Asteroids threaten our survival, but some are rich in potential.
A fireball over California and Nevada last April scattered meteorites all over a wide area. The debris centred on Sutter’s Mill, named after the nearby historical site that started the California Gold Rush, so the space rock got the name Sutter’s Mill Meteorite. The asteroid itself turned out to be a scientific gold mine.
The pieces were collected by a quick-off-the-mark research team. Sent to labs for analysis, they have a complex structure showing that many asteroids are formed from multiple accretions of floating space dust, rocks, minerals and water. There is nothing simple about the makeup of this carbonacious chondrite and scientists are excited by what it reveals about how asteroids formed from the matter of the solar system.
The more we learn about asteroids – the loose cannons of neighbouring space – the more interesting and attractive they become. They could be used as bases for future space travel and the mining of metals like nickel. We could tow them to the moon and stockpile them. They may also reveal secrets of how life started in space. Read more.
The much bigger asteroid that blew a huge hole in the Earth at what is now known as the Vredefort structure or Domeis also associated, like the Sutter’s Mill Meteorite, with gold. Neither brought any gold (at least not that we know of) but they have enriched our knowledge of planetary science.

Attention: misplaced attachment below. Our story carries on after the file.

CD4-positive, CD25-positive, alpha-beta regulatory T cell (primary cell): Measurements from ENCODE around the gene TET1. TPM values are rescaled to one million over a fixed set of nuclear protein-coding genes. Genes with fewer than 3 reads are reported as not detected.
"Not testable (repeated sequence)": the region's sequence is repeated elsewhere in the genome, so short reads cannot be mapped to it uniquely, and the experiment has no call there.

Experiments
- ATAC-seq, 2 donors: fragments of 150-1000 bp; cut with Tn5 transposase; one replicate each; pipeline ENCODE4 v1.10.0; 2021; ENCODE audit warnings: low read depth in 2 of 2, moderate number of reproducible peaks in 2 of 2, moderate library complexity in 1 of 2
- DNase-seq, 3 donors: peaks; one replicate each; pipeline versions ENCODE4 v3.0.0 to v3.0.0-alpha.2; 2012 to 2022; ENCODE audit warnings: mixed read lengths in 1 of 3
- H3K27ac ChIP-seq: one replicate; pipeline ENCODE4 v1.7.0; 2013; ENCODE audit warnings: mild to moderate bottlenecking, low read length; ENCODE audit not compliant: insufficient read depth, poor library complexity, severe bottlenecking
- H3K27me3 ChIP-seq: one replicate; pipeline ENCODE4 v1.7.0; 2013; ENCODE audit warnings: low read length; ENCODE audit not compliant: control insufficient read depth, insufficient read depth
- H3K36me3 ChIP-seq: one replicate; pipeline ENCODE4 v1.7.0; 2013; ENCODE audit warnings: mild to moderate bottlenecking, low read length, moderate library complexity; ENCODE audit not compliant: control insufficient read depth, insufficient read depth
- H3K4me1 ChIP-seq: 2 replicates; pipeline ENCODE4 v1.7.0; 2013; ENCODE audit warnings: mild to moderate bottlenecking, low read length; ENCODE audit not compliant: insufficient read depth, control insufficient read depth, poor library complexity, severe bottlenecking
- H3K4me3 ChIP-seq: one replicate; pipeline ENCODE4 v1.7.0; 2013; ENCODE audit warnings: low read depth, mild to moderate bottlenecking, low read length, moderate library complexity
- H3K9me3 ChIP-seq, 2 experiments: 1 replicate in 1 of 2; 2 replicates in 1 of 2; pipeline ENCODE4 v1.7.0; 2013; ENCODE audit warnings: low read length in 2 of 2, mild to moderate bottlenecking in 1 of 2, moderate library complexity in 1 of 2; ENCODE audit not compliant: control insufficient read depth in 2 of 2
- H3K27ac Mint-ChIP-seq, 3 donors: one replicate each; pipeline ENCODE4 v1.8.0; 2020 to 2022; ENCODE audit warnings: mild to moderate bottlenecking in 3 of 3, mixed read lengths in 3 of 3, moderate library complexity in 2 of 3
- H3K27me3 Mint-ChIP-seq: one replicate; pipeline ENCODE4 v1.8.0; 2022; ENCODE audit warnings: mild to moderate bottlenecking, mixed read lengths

The Vredefort impact forced existing gold-bearing seams of the Witwatersrand Supergroup deep underground. Down there, preserved from erosion for two billion years, the world’s richest gold deposits lay hidden until in 1886 an Australian prospector called George Harrison spotted some outcrops on the surface.
There is much to tell in the fascinating story of how gold has shaped modern South Africa.
Harrison’s discovery provoked a wild gold rush. Miners from California, the Yukon, Australia, Europe and elsewhere flooded into this country. Vast wealth was generated for a few lucky capitalists. Meanwhile a system of labour exploitation had been evolving from earlier diamond mining and this was now applied in the much larger and richer gold industry. It was a system that drew big business into an alliance with racial separatists. The outcome was the political structure of apartheid.
The discoveries of the gold diggers led to the development of advanced mining engineering and the transformation of the economy. It was truly a cloud with a golden lining. The exploitation of migrant black labour on a massive scale disrupted millions of lives across the subcontinent. After decades of crushing oppression, an upsurge of mass protests and armed resistance brought apartheid’s leaders to the negotiating table to establish a democratic state for all. Without the asteroid, none of this history could have unfolded in the way it did. Read more.